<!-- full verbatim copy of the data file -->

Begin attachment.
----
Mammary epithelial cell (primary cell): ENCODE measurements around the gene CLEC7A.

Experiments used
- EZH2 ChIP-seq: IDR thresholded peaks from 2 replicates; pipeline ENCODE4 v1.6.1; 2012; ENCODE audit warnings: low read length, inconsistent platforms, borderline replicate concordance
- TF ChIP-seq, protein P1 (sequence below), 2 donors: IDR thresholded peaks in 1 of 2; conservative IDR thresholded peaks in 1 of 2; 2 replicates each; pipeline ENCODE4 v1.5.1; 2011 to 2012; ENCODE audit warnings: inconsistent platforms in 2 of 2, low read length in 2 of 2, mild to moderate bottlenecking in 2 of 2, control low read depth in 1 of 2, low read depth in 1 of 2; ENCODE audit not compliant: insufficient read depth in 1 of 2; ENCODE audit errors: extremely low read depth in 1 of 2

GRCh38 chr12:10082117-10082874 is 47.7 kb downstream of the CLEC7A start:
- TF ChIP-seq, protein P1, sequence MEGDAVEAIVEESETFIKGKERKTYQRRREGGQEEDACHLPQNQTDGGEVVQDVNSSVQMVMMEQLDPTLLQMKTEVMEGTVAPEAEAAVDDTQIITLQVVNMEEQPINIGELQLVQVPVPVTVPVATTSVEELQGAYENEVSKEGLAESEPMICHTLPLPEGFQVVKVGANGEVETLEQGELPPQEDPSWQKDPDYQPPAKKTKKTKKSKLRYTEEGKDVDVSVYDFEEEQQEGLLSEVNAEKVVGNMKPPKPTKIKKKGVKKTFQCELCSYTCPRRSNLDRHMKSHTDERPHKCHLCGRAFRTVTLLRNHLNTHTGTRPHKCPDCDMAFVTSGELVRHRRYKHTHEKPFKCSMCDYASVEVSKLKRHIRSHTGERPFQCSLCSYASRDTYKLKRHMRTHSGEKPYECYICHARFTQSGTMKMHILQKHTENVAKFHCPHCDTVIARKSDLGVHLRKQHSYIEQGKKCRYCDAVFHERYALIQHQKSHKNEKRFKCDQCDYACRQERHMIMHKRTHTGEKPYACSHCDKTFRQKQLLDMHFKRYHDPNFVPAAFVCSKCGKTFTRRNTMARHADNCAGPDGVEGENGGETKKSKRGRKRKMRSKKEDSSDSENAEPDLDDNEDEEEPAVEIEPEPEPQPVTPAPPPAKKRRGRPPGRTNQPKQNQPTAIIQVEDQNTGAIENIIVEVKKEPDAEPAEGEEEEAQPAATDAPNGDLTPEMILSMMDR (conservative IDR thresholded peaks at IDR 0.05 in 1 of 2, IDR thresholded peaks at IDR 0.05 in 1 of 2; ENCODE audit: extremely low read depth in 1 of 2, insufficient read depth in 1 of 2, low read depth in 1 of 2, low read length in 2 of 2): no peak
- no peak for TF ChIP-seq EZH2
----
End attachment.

Mammary epithelial cell (primary cell): ENCODE measurements around the gene CLEC7A.

Experiments used
- EZH2 ChIP-seq: IDR thresholded peaks from 2 replicates; pipeline ENCODE4 v1.6.1; 2012; ENCODE audit warnings: low read length, inconsistent platforms, borderline replicate concordance
- TF ChIP-seq, protein P1 (sequence below), 2 donors: IDR thresholded peaks in 1 of 2; conservative IDR thresholded peaks in 1 of 2; 2 replicates each; pipeline ENCODE4 v1.5.1; 2011 to 2012; ENCODE audit warnings: inconsistent platforms in 2 of 2, low read length in 2 of 2, mild to moderate bottlenecking in 2 of 2, control low read depth in 1 of 2, low read depth in 1 of 2; ENCODE audit not compliant: insufficient read depth in 1 of 2; ENCODE audit errors: extremely low read depth in 1 of 2

GRCh38 chr12:10082117-10082874 is 47.7 kb downstream of the CLEC7A start:
- TF ChIP-seq, protein P1, sequence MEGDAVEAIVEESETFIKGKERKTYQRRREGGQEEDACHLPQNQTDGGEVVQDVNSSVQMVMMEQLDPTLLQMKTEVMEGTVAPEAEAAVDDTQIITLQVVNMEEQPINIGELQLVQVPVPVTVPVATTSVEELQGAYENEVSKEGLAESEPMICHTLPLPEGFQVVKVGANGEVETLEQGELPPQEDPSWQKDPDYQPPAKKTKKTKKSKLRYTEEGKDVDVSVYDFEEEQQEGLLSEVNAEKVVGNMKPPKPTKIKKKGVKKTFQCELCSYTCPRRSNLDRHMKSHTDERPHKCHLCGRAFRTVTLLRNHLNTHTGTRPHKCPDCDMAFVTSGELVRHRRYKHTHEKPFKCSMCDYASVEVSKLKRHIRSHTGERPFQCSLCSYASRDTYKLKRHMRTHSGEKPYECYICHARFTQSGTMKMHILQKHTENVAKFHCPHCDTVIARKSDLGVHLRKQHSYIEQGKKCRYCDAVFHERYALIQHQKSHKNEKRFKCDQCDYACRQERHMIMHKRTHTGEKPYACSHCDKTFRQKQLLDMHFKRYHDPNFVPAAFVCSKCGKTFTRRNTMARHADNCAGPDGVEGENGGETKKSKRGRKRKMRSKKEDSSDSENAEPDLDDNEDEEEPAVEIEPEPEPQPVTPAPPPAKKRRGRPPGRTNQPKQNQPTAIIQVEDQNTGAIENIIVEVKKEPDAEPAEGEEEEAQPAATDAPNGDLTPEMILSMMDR (conservative IDR thresholded peaks at IDR 0.05 in 1 of 2, IDR thresholded peaks at IDR 0.05 in 1 of 2; ENCODE audit: extremely low read depth in 1 of 2, insufficient read depth in 1 of 2, low read depth in 1 of 2, low read length in 2 of 2): no peak
- no peak for TF ChIP-seq EZH2